Tobias JD:, Synthetic factor VIIa to treat dilutional coagulopathy during posterior spinal fusion in two children. Anesthesiology 2002;96:1522-1525.
Although excessive bleeding is a major risk associated with any surgical procedure, one of the more common surgical procedures associated with significant blood loss is posterior spinal fusion In pediatric-aged patients. When blood component therapies are used to replace blood loss, a dilutional coagulopathy can occur due to multiple factors. When prolongation of the prothrombin time (PT) and partial thromboplastin time (PTT) occurs in bleeding patients, treatment generally includes the administration of fresh frozen plasma (FFP) and cryoprecipitate if the fibrinogen level is low. Although this therapy is generally effective, repeated doses of FFP may be required, and occasionally, coagulation disturbances persist. The author reports two children who developed dilutional coagulopathy during posterior spinal fusion for neuromuscular scoliosis. When FFP failed to correct the coagulopathy, recombinant factor VIIa (rFVIIa, NovoSeven®, Novo Nordisk) was successfully used.
An 8-yr-old, 26-kg girl with neuromuscular scoliosis presented for posterior spinal fusion. Anesthetic care included controlled hypotension with remifentanil–isoflurane to maintain a mean arterial pressure of 55–65 mmHg. Aprotinin was administered in a dose of 30,000 units/kg/h, and the platelet count remained above 100,000/mm3. Eighteen hours postoperatively, when the coagulation function was abnormal again and failed to correct with a unit of FFP (280 ml), the decision was made to use rFVIIa, since the patient’s hematocrit had decreased from 30% to 23% and there was 590 ml of output into the surgical drain. After the infusion of rFVIIa, there <50 ml of sanguinous drainage from the wound and the drain was removed the next morning. Coagulation studies 24 h later remained within normal limits.
A 13-yr-old, 38-kg boy with neuromuscular scoliosis presented for posterior spinal fusion. Anesthetic care included controlled hypotension with remifentanil–isoflurane–labetolol to maintain a mean arterial pressure of 55–65 mmHg. Aprotinin was administered in a dose of 30,000 units/kg/h. Postoperatively, the patient’s platelet count remained above 100,000/mm3. Eighteen hours postoperatively, when the coagulation function was abnormal again, based on the previous inability of FFP to correct the abnormal coagulation function, the decision was made to use rFVIIa. Output over the 12 h from the surgical drains was 692 ml. After the infusion of synthetic factor VII, there was less than 50 ml of sanguinous drainage from the wound and the drain was removed the next morning. Coagulation studies 24 h later remained within normal limits.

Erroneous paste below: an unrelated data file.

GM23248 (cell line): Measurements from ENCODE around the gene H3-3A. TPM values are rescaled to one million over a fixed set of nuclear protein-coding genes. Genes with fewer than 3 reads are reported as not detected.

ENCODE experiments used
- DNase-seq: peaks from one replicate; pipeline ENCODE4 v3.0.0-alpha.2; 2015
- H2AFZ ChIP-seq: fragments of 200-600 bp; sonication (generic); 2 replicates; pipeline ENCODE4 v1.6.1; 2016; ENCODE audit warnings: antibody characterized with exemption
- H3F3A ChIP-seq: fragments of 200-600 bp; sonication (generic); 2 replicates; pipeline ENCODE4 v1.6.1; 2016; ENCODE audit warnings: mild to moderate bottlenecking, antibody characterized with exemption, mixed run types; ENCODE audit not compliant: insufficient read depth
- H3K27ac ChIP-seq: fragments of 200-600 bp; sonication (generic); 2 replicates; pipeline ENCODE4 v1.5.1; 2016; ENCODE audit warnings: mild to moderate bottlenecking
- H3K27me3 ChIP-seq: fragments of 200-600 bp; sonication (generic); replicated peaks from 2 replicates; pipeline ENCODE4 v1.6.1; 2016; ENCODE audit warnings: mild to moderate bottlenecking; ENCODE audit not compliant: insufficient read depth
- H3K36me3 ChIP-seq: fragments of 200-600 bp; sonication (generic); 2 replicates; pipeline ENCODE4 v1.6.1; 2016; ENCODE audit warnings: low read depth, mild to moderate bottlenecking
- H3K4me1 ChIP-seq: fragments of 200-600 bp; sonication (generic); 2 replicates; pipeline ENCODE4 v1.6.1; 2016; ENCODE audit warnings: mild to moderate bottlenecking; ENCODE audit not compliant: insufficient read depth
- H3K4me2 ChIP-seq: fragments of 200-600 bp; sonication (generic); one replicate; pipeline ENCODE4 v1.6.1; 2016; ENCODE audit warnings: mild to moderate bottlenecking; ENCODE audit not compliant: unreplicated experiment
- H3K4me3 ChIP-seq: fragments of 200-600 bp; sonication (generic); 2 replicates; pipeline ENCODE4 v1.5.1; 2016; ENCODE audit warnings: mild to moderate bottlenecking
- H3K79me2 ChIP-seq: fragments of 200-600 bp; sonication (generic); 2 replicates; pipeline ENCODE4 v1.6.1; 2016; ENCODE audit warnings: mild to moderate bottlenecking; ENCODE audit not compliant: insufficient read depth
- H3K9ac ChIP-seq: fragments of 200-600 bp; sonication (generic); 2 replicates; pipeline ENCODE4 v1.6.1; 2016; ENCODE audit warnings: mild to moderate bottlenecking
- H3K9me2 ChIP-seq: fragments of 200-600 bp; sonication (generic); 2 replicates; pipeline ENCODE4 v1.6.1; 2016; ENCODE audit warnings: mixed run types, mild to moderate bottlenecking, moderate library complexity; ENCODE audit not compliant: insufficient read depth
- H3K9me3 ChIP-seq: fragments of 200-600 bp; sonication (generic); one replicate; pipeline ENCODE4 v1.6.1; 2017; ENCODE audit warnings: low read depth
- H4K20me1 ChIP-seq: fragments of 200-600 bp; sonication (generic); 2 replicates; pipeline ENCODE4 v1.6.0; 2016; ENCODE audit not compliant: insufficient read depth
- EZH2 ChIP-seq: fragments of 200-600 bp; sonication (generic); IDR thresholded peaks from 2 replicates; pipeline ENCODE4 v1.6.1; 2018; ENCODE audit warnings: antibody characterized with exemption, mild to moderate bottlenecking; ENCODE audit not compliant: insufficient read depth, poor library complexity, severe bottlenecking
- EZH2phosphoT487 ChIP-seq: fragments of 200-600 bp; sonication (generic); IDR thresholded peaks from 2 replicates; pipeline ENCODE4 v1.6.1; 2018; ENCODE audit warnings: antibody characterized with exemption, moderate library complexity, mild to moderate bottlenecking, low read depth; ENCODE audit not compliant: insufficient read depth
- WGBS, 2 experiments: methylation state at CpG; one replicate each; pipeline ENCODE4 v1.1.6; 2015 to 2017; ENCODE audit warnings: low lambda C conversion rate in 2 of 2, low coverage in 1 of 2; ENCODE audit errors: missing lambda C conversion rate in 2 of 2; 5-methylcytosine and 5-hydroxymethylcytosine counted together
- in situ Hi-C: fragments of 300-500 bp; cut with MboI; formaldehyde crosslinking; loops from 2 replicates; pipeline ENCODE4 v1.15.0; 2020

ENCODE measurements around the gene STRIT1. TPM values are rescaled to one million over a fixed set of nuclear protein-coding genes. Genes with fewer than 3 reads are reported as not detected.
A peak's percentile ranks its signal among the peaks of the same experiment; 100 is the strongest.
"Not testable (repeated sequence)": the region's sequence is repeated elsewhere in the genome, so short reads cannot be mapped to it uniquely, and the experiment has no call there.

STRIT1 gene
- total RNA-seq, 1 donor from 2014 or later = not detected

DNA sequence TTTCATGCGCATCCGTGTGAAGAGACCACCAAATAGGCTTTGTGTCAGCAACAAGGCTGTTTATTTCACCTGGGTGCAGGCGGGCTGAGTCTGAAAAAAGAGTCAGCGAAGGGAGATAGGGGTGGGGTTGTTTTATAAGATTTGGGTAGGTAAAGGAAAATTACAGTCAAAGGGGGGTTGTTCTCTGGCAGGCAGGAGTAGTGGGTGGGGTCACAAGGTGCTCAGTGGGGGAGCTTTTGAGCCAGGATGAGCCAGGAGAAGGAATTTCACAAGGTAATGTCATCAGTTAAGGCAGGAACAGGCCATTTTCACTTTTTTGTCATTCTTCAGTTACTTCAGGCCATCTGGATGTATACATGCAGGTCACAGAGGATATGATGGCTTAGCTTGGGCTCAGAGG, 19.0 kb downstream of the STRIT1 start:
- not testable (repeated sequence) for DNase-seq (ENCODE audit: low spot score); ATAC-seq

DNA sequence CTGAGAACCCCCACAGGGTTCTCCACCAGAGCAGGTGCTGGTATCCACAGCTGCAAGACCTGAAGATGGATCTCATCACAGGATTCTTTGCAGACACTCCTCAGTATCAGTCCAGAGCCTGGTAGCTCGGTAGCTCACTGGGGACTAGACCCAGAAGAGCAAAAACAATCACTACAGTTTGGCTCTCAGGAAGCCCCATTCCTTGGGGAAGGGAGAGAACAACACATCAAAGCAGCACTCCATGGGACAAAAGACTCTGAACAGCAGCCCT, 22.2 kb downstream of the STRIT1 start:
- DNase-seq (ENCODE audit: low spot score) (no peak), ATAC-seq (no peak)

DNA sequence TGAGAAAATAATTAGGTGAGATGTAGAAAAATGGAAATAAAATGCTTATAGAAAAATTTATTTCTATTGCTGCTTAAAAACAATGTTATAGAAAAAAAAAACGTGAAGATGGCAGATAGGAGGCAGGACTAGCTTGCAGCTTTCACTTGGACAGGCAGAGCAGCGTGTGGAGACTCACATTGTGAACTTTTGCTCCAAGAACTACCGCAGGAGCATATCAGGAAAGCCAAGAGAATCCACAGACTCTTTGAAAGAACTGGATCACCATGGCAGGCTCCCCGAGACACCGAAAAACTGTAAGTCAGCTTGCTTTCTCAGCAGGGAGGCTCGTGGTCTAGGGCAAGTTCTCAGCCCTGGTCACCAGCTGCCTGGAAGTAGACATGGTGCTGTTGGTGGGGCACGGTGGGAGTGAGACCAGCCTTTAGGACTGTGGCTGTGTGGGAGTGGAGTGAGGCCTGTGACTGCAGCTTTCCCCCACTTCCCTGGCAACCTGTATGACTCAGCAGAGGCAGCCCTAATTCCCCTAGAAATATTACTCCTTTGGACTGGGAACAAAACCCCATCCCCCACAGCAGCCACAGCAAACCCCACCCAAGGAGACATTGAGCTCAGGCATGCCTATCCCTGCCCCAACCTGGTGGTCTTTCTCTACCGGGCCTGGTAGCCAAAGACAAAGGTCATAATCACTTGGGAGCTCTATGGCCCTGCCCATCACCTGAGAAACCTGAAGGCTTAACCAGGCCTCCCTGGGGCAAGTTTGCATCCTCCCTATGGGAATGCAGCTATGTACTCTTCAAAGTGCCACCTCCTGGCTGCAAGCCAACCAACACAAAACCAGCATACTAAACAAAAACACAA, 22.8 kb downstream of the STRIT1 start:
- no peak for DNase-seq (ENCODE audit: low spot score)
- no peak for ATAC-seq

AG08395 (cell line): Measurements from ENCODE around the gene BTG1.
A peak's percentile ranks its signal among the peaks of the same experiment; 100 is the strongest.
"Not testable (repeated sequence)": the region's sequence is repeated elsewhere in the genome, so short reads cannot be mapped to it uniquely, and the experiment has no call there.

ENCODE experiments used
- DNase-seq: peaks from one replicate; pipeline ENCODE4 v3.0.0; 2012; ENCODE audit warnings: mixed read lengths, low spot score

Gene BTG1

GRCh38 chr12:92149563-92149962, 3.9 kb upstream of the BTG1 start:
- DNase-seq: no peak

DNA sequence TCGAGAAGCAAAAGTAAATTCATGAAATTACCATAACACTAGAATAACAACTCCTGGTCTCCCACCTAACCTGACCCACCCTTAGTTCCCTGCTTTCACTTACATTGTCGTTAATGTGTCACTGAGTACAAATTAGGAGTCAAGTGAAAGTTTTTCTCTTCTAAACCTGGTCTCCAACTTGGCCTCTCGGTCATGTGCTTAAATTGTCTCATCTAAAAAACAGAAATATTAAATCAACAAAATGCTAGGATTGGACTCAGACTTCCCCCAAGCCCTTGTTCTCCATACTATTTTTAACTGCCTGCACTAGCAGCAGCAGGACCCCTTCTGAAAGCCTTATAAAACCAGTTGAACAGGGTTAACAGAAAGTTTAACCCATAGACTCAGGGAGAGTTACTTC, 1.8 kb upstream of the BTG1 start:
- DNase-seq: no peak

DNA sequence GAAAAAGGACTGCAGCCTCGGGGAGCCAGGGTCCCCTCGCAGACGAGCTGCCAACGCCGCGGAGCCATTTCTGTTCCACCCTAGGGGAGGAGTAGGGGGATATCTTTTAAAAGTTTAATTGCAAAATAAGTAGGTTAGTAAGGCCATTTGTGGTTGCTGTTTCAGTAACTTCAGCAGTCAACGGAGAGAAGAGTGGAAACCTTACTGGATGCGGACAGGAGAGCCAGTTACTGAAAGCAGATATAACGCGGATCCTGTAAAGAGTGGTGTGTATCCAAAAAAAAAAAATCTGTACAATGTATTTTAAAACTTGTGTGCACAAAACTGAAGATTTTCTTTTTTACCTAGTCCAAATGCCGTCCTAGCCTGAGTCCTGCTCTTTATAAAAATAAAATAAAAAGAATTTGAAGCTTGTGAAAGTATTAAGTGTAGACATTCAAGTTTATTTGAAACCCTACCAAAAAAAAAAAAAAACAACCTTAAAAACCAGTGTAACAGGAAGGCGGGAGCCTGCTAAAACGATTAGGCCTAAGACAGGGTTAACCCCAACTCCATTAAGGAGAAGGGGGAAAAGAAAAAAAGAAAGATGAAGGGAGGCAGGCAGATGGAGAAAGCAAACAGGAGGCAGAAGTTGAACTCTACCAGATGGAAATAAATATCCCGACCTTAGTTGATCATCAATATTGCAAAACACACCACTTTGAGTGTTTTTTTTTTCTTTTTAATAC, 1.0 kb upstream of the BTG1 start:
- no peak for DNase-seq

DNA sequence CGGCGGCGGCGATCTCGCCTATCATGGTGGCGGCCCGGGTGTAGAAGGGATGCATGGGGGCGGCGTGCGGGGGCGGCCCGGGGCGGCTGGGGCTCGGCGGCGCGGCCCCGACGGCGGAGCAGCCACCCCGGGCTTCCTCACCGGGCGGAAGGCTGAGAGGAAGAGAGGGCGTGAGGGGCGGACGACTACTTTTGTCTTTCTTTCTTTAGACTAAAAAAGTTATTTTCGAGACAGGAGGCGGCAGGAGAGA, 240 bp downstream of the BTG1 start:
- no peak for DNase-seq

A growing number of reports describe the successful use of rFVIIa in surgical patients who develop coagulopathy and bleeding after massive transfusion. The authors report that to date, there have been no major adverse effects associated with rFVIIa administration in pediatric-aged patients. As rFVIIa must interact with tissue factor (TF) released at the site of tissue injury, there should be limited risk of thromboembolic events. Although the coagulation profile (PT and PTT) will correct, rFVIIa will not increase other factor levels that are decreased related to either dilutional or consumptive effects. As such, once the factor VII levels have declined, unless there is replacement (exogenous administration or endogenous production) of these factor levels, the coagulation defect will recur. Based on the previous reports, the duration of effect of a 90 mcg/kg dose is 12 h and repeat monitoring of coagulation function is suggested.
Correction of the coagulation disturbance was not achieved in the 2 children reported after routine doses of FFP (20–30 ml/kg). Although the coagulation defect might have been corrected with additional FFP; in addition to rapidly correcting the coagulation defect, the authors suggest there are other potential advantages of rFVIIa that include no infectious disease risk, a much smaller volume allowing rapid administration, and an easy to use preparation that is quickly diluted and administered, compared to FFP that has to be thawed, necessitating a 30–45 preparation time. The authors suggest a more rapid administration and correction of the coagulation defect could theoretically lead to a reduction in blood loss, improved surgical visualization, and perhaps decreased surgical time. Data also suggests that rFVIIa improves platelet function, adding a secondary beneficial effect on coagulation function during the perioperative period. Adverse effects have been limited, including rare reports of anaphylactoid reactions. As rFVIIa is not proteolytically active by itself, but rather must react with TF to become active, there is a limited risk of excessive systemic thrombogenesis, and to date no increased incidence of thromboembolic complications has been noted. The authors emphasize this case report should not be taken as a suggestion to use rFVIIa whenever a coagulation disturbance cannot be corrected with FFP. The author chose to use factor VII given the high-risk population involved (neuromuscular scoliosis) and their known predisposition to intraoperative bleeding, dilutional coagulopathy with a blood loss of more than one blood volume, a normal fibrinogen level and normal platelet count, no readily reversible etiology of the coagulopathy (heparin or warfarin therapy), and failure of standard therapy (FFP). Given the potential use of rFVIIa, randomized investigations appear warranted to fully delineate the role of this agent in the treatment of perioperative coagulopathies in specific high-risk populations, and clinical scenarios.